BlackBerry continues its journey from enterprise smartphone leader some six years ago to finding a new enterprise niche in 2014 as it reported that its revenue dropped to $916 million in the second quarter of fiscal 2015, down from $966 million in the first quarter.
The company also posted a GAAP net loss of $207 million for the second quarter, which ended Aug. 30, compared with a $965 million loss in the same quarter of 2013, according to a financial statement released by BlackBerry on Sept. 26. Those figures compare to a modest net profit of $23 million earned in the first fiscal quarter of 2015, which ended May 31.
The company said that its revenue for Q2 was split 46 percent from hardware sales, 46 percent from services, and 8 percent from software and other revenue. BlackBerry said it sold about 2.4 million BlackBerry smartphones to customers in the quarter.
“We delivered a solid quarter against our key operational metrics, and we are confident that we will achieve breakeven cash flow by the end of [fiscal year 2015],” John Chen, the company’s chairman and CEO, said in a statement. “Our workforce restructuring is now complete, and we are focusing on revenue growth with judicious investments to further our leadership position in enterprise mobility and security, driving us towards non-GAAP profitability during FY16.”
The lower Q2 revenue figure, however, came despite a $30 million revenue gain in North America, where $297 million was booked, up from $276 million in the first quarter, according to BlackBerry. Revenue in the Europe, Middle East and Africa market dropped to $368 million in Q2, down from $414 million in Q1. Revenue in Latin America dropped to $111 million, down from $125 million in Q1, while in the Asia Pacific market revenue dropped to $140 million, down from $151 million in Q1.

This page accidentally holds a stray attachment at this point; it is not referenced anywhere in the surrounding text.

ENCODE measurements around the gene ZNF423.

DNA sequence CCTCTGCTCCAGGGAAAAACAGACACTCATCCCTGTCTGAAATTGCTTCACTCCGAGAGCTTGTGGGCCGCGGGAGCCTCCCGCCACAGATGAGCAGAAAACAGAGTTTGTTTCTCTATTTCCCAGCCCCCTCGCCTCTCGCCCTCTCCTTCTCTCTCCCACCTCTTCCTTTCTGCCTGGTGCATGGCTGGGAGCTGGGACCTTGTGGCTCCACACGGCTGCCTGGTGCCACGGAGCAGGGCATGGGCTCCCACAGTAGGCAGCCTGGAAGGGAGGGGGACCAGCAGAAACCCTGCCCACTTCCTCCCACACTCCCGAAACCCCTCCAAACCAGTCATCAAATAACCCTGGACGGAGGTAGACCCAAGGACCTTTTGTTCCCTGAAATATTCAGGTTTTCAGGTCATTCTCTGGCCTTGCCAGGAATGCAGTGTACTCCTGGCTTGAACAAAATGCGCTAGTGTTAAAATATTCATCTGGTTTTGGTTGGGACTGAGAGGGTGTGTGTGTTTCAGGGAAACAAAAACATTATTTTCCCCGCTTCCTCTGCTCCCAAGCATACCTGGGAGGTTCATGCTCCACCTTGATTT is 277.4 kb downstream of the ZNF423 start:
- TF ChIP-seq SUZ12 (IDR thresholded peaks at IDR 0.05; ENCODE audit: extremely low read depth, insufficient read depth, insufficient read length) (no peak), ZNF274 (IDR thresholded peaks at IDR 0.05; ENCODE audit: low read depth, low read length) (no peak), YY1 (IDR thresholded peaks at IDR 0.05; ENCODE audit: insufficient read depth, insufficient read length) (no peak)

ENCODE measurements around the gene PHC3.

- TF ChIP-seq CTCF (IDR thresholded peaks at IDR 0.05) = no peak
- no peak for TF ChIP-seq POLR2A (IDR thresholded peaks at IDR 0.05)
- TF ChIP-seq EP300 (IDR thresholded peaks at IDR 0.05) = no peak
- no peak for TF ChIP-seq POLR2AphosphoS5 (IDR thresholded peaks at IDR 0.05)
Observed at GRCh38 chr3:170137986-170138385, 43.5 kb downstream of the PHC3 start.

The company said it had 91 million monthly active BlackBerry Messenger (BBM) users in Q2, up from 85 million in Q1.
The BlackBerry of a year ago was an entirely different company, a larger, less laser-focused enterprise run by a different executive team, according to an earlier eWEEK report. Chen has trimmed his staff, sold off real estate and arranged partnerships—such as the deal announced June 18 with Amazon—to prevent his team’s energies from being spread out or diluted.
Earlier in September, BlackBerry acquired Movirtu, a U.K. startup whose specialized software enables a smartphone to have more than one phone number. By effectively dividing a smartphone into what amounts to multiple devices, Movirtu enables companies to avoid paying costs incurred by employees who use corporate devices for personal use, according to an earlier eWEEK report. The software enables split billing along with the use of personal and corporate profiles. With this new functionality, BlackBerry will be able to provide iOS, Android and BlackBerry device users with a fair and accurate way to split phone and data service bills between employers and their staff people and contractors.